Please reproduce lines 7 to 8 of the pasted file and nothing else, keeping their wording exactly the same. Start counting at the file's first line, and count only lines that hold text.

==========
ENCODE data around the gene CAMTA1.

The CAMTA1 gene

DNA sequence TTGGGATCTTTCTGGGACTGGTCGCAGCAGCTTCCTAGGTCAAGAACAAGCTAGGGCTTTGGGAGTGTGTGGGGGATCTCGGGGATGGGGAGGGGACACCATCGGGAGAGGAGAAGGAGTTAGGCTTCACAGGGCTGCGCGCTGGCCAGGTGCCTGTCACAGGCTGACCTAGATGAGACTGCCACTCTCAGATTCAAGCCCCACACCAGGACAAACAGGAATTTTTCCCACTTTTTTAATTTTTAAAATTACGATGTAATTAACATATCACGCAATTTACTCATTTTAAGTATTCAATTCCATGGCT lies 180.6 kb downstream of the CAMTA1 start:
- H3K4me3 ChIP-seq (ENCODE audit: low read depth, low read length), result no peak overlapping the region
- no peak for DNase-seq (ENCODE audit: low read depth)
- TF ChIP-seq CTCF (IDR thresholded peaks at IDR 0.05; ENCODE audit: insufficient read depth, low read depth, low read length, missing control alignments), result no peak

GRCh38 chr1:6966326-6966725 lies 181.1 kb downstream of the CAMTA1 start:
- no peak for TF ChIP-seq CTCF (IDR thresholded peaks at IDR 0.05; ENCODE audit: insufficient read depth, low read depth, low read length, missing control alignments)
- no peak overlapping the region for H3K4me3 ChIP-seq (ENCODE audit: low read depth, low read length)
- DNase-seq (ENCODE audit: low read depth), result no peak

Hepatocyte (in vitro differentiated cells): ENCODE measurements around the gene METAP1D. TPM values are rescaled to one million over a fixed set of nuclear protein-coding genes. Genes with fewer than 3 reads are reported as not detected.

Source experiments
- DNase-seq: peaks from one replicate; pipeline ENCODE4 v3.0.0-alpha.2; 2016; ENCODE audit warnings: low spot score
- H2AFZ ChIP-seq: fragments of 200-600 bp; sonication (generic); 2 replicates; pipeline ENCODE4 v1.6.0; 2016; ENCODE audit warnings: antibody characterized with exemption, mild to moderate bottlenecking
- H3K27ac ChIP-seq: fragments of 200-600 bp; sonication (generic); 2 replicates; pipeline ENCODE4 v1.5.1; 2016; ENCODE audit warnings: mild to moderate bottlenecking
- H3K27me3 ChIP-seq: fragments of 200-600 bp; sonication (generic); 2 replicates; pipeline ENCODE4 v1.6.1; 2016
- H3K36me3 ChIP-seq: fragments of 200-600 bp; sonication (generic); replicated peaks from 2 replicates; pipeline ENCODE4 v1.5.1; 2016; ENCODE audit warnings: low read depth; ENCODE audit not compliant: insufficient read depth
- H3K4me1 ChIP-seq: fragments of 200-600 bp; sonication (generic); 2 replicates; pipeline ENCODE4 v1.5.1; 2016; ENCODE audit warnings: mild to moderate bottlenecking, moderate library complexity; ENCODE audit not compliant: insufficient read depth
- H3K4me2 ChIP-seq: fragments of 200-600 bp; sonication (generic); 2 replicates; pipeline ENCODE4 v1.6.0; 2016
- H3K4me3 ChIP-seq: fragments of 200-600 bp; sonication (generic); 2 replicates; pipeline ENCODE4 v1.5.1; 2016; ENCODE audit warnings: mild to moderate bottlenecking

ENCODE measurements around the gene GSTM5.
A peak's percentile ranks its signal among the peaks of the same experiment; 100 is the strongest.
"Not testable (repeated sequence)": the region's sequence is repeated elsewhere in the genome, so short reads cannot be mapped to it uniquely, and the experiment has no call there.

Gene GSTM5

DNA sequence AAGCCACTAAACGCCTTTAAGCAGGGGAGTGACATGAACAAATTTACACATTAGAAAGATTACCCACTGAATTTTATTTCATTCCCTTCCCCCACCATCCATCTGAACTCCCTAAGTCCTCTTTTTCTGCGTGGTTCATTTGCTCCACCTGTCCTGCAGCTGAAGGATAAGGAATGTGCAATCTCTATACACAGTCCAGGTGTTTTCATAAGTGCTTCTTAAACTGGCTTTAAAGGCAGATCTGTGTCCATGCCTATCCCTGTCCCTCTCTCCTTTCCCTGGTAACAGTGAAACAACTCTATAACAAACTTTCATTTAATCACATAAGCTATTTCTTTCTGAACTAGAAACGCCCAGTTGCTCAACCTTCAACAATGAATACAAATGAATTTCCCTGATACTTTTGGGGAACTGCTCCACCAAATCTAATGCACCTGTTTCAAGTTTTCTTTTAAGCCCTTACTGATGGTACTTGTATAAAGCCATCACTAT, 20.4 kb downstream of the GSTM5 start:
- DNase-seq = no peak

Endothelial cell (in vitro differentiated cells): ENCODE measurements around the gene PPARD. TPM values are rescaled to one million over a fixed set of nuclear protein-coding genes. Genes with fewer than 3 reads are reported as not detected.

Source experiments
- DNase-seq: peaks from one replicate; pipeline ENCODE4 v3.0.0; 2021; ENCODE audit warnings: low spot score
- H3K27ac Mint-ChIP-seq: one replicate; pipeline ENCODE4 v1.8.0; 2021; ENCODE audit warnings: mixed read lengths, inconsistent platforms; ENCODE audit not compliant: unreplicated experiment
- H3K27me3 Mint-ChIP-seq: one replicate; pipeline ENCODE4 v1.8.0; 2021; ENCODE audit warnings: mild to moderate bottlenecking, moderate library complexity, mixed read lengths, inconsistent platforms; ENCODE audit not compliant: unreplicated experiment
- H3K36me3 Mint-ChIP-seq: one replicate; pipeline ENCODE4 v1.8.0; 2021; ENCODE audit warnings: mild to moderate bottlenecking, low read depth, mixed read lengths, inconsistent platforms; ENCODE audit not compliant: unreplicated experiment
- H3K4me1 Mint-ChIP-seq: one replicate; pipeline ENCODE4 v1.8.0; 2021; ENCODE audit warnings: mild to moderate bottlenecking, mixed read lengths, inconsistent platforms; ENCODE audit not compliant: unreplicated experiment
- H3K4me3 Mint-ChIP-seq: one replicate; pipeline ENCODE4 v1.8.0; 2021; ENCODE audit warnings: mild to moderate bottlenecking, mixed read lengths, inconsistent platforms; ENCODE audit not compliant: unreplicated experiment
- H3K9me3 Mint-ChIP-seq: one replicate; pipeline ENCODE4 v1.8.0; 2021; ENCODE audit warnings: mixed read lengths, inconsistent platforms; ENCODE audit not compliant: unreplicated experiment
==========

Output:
GRCh38 chr1:6966326-6966725 lies 181.1 kb downstream of the CAMTA1 start:
- no peak for TF ChIP-seq CTCF (IDR thresholded peaks at IDR 0.05; ENCODE audit: insufficient read depth, low read depth, low read length, missing control alignments)